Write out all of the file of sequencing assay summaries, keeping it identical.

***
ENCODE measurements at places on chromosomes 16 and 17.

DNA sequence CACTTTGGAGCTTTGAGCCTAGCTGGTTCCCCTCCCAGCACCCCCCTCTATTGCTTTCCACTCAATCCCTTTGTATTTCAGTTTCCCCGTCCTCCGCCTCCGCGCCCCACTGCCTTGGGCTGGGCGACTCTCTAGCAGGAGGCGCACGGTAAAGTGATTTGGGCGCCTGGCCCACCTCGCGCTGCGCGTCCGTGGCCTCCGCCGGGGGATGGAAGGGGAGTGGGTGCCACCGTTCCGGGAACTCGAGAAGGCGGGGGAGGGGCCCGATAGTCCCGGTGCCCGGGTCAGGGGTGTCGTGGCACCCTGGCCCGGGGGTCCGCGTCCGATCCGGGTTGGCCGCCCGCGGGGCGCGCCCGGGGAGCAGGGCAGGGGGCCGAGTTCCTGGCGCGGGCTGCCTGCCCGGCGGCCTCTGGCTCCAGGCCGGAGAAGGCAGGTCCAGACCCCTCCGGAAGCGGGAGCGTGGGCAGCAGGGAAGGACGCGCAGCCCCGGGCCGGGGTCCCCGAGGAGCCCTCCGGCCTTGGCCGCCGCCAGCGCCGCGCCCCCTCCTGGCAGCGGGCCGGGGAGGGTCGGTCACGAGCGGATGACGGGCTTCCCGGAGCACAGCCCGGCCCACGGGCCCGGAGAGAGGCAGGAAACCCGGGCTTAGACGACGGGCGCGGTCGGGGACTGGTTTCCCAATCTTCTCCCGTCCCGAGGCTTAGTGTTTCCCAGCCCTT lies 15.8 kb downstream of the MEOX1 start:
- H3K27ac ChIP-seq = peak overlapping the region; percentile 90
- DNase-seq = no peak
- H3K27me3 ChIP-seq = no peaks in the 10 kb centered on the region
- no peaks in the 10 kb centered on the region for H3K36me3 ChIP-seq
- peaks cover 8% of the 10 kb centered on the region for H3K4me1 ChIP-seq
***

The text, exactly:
ENCODE measurements at places on chromosomes 16 and 17.

DNA sequence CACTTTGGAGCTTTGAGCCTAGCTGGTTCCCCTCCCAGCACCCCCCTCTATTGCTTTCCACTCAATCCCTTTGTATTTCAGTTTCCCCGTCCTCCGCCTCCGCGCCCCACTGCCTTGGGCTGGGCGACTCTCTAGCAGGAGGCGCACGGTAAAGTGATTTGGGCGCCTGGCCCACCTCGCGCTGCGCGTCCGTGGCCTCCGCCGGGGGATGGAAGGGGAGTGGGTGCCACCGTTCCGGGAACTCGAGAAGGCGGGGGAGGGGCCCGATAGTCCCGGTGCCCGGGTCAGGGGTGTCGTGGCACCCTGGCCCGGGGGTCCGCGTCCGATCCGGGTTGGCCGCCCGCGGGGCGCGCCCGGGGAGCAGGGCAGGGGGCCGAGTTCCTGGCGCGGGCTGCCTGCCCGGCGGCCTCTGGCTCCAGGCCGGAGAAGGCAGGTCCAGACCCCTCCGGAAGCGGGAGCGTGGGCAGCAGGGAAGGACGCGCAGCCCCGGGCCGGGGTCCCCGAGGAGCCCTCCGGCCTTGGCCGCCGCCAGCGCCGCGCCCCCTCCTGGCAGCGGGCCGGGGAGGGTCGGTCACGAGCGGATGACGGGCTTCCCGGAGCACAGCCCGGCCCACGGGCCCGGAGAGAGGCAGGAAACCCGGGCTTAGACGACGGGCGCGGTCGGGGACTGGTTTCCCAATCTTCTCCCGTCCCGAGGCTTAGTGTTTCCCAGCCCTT lies 15.8 kb downstream of the MEOX1 start:
- H3K27ac ChIP-seq = peak overlapping the region; percentile 90
- DNase-seq = no peak
- H3K27me3 ChIP-seq = no peaks in the 10 kb centered on the region
- no peaks in the 10 kb centered on the region for H3K36me3 ChIP-seq
- peaks cover 8% of the 10 kb centered on the region for H3K4me1 ChIP-seq